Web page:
Once you have validated the workflow meets the customer and user needs, evaluate the tasks to ensure that they are easy to complete. Usability evaluation assesses the degree to which the system can be operated by its users, the efficiency of the solution and satisfaction. These evaluations validate that the tasks are easy to complete—a test of the ease-of-use of the application, not the intelligence of the users. If the tasks are hard or impossible to complete then the system is not easy to use.
In today’s enterprise software market, applications need to be easy to use. Good technology is ubiquitous or invisible. Customers and users have come to expect easy-to-use solutions. In today’s mature software market where the technological solutions are similar, usability is an important differentiator when considering a purchase as important as an enterprise solution.

Pre-development usability evaluation

There is a $1 to $100 return-on-investment (ROI) for correcting usability issues prior to development. Eighty percent of the issues can be identified by evaluating it with as few as three iterations with five users. Conduct the evaluation on workflows and tasks that the customers and users determined to be most critical. Measure the efficiency, effectiveness and satisfaction by time on task; completion of task; and expected and actual perceived easiness of the task. Seventy percent completion of tasks for first-time users with little or no instruction is a pass rate by software industry standards.[1]

Correct any issues in the design releases from iteration to iteration. Document the evaluation in a report that explains who participated in the evaluation, what was evaluated, how it was measured, the findings, and recommendations based on the findings. Use these findings and recommendations to determine the final design, and develop design specifications for Development.

Post-release usability evaluation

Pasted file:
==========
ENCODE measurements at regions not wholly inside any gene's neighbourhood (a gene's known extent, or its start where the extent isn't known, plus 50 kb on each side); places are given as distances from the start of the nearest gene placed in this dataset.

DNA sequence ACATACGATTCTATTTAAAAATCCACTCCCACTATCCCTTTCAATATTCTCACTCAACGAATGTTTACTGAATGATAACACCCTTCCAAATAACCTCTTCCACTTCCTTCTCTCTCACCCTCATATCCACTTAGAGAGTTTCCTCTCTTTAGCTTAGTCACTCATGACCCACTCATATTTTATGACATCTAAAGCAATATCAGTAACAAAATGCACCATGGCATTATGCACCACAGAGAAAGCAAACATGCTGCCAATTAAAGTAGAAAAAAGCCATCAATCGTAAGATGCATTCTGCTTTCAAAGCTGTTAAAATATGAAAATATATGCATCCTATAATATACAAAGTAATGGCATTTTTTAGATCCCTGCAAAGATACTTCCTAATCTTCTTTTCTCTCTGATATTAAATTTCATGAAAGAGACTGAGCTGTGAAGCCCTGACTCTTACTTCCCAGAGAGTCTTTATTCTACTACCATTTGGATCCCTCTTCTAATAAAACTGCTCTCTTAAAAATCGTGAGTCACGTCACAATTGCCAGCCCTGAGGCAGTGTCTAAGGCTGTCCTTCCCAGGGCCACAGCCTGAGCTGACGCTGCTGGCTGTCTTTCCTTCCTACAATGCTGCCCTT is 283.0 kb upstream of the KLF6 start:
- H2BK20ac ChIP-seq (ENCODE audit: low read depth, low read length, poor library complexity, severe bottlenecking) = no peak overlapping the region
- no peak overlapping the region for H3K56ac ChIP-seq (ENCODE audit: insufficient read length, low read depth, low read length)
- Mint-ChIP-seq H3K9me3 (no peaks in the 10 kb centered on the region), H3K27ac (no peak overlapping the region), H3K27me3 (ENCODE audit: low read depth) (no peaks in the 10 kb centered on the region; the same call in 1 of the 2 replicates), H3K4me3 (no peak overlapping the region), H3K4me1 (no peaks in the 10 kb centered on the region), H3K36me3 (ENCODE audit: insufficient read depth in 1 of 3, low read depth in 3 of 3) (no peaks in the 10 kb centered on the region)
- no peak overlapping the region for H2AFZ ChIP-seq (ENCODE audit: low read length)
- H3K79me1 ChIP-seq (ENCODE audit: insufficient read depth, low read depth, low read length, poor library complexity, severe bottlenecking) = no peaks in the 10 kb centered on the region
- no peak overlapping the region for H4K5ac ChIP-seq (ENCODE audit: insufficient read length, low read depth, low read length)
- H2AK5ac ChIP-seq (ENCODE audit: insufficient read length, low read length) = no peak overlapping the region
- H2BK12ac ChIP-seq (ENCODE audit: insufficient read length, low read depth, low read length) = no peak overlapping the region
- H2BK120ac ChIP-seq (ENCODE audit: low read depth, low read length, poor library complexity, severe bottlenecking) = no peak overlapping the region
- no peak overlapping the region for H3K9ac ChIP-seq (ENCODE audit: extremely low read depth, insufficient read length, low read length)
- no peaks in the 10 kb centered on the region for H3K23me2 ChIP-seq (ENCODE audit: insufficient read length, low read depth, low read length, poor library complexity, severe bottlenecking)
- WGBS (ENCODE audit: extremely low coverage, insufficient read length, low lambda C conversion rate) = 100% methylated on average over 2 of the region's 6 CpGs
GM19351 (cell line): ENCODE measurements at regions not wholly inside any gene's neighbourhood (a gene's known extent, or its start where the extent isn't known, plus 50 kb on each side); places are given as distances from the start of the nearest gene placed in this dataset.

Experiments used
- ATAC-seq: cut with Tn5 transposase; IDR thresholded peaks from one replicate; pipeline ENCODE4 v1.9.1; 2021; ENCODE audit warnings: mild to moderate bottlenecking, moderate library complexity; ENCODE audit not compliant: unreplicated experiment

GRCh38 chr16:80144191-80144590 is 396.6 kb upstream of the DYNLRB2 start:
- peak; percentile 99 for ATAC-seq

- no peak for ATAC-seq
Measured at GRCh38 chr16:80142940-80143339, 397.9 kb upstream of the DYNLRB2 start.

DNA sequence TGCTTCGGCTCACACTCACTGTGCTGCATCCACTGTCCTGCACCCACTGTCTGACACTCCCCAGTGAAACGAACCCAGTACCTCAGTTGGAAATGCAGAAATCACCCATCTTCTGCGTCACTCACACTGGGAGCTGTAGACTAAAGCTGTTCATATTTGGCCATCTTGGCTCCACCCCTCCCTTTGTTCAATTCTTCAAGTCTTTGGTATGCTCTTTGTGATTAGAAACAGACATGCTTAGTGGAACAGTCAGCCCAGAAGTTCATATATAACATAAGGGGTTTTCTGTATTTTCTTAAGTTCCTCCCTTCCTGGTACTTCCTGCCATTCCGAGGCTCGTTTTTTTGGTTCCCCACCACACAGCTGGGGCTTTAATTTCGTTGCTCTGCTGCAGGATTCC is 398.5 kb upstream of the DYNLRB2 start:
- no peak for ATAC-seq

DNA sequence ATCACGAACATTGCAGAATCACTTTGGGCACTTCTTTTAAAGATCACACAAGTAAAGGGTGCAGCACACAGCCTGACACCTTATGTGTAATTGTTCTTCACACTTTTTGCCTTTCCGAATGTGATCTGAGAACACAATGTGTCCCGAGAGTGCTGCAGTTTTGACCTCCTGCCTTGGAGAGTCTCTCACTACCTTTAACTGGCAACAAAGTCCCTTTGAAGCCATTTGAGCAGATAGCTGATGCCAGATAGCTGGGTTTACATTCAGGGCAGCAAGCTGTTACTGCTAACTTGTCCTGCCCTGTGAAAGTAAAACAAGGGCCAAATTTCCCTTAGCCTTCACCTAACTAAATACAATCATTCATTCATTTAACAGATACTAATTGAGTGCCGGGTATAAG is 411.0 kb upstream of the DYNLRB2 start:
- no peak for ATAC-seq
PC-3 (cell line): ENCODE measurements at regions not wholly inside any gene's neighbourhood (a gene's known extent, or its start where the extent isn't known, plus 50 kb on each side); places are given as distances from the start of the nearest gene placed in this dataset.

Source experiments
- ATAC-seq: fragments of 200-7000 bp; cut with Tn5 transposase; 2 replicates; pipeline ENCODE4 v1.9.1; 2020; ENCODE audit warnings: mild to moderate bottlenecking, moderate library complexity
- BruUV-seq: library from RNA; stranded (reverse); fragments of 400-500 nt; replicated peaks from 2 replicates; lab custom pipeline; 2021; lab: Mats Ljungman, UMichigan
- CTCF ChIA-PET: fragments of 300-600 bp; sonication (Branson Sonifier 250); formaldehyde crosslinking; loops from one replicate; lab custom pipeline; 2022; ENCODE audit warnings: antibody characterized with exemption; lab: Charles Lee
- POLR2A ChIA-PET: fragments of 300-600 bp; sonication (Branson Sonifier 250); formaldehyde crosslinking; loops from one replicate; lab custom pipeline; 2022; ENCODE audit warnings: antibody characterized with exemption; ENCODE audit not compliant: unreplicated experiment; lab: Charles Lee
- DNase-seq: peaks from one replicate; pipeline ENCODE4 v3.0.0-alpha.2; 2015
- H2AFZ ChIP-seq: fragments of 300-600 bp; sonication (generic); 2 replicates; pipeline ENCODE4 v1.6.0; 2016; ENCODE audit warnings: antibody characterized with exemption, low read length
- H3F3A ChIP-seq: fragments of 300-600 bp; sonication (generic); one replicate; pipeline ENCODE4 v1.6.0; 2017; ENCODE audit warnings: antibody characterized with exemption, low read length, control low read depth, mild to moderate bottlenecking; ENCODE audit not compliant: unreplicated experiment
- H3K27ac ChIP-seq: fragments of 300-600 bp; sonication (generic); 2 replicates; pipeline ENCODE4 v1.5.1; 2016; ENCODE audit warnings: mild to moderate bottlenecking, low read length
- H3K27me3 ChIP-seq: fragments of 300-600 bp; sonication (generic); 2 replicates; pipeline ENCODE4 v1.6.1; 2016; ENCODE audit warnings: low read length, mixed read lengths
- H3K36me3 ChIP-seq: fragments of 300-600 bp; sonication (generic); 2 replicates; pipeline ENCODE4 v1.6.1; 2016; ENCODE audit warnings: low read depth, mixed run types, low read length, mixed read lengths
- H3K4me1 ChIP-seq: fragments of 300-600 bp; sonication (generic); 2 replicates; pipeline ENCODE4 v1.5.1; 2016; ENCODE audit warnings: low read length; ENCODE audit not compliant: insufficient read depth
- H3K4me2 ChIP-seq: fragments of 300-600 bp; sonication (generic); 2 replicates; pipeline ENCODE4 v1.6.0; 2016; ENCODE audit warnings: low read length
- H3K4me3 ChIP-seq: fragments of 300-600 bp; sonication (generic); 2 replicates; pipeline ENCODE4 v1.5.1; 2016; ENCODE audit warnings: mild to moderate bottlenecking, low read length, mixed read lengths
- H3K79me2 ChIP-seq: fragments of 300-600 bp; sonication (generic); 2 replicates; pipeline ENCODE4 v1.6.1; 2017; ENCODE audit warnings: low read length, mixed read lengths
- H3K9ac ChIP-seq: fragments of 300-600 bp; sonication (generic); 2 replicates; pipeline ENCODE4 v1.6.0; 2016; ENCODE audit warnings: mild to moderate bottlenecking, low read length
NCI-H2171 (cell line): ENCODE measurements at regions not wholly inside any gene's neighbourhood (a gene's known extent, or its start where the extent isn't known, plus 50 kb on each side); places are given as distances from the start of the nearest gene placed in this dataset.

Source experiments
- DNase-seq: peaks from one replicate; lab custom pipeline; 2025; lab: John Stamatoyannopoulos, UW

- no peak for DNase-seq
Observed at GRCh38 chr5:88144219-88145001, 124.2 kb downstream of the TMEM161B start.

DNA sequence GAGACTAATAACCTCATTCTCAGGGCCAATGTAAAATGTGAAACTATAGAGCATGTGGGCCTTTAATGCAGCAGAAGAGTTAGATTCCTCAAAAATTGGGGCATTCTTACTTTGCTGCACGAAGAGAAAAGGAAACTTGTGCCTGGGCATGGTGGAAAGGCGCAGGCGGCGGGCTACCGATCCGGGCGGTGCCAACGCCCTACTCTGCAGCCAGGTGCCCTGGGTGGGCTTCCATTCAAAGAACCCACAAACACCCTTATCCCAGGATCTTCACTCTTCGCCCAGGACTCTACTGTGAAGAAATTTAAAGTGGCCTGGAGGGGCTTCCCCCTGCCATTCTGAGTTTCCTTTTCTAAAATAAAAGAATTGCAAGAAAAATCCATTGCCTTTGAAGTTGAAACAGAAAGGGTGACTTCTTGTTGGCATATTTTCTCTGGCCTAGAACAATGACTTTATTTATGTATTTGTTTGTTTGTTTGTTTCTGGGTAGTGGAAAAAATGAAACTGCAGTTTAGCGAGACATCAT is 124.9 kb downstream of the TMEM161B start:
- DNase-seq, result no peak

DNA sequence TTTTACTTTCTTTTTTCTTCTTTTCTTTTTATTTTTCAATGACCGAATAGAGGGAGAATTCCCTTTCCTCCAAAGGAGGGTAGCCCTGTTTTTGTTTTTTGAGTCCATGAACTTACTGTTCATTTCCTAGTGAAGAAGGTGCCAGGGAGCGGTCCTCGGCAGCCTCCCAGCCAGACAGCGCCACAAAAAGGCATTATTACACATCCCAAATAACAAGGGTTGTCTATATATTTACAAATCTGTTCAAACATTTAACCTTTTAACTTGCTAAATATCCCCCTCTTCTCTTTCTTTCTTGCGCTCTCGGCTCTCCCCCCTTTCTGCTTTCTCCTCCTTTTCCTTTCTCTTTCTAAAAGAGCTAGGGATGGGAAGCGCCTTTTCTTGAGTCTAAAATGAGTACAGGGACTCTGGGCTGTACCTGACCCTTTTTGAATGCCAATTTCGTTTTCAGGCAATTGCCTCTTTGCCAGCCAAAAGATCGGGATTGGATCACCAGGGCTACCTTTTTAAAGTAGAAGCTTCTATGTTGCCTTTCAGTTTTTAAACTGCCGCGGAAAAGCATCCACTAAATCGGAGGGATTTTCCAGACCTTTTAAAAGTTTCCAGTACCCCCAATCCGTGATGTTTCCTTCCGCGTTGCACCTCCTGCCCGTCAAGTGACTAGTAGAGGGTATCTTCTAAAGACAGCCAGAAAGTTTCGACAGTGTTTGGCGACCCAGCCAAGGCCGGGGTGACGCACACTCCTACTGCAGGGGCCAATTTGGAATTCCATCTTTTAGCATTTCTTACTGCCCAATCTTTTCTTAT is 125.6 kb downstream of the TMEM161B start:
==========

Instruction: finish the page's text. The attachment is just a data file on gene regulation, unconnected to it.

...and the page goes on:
After the solution has been in production for six to eight weeks, conduct a follow-up usability evaluation to ensure that all the issues have been properly addressed and measure your usability ROI. For example, if you knew the number of service calls associated with a particular task in the previous release, measure it now with the new release. Multiply the number of call reductions by the cost of a call to calculate the actual dollars saved by this design.

Document your ROI and any other issues that may have been discovered that you can incorporate in your next design solution.

Support corporate strategy

Only with a thorough understanding of your customers’ and users’ needs can you design easy-to-use enterprise software solutions. Early research and validation of those needs reduces cycle time in defining requirements. More thorough user interface designs—prototypes and specifications—reduces cycle time in development and testing. Easy-to-use enterprise software solutions reduce training and support costs, and increase customer effectiveness, efficiency, and satisfaction. Ultimately, easy-to-use enterprise software reduces cost and increases retention, adoption, and revenue.

As with any process, the amount of customer and user research, validation, and evaluation you conduct varies with the company’s objective and the need of each release. New releases to the market require more research and validation while major releases of a mature product require little or no research or validation, but should evaluate usability of new features and measure ROI post-release. Ultimately, it is up to your company to decide how much of this process makes sense to support the company’s overall strategy. But remember that your ROI is directly proportional to your investment.

[1] www.useit.com/alertbox/20000319.html

Categories: Personas Requirements Working with Development
Sean Van Tyne

Sean Van Tyne

Sean Van Tyne, AVP User Experience, LPL Financial,solves business-critical problems where people intersect with technology. Sean is: the current President of the User Experience Special Interest Group, www.uxsig.org; a member of the Board of Advisors for UXnet, www.uxnet.org; and advisor on a number of professional and corporate boards. Contact Sean at Sean@VanTyneConsulting.com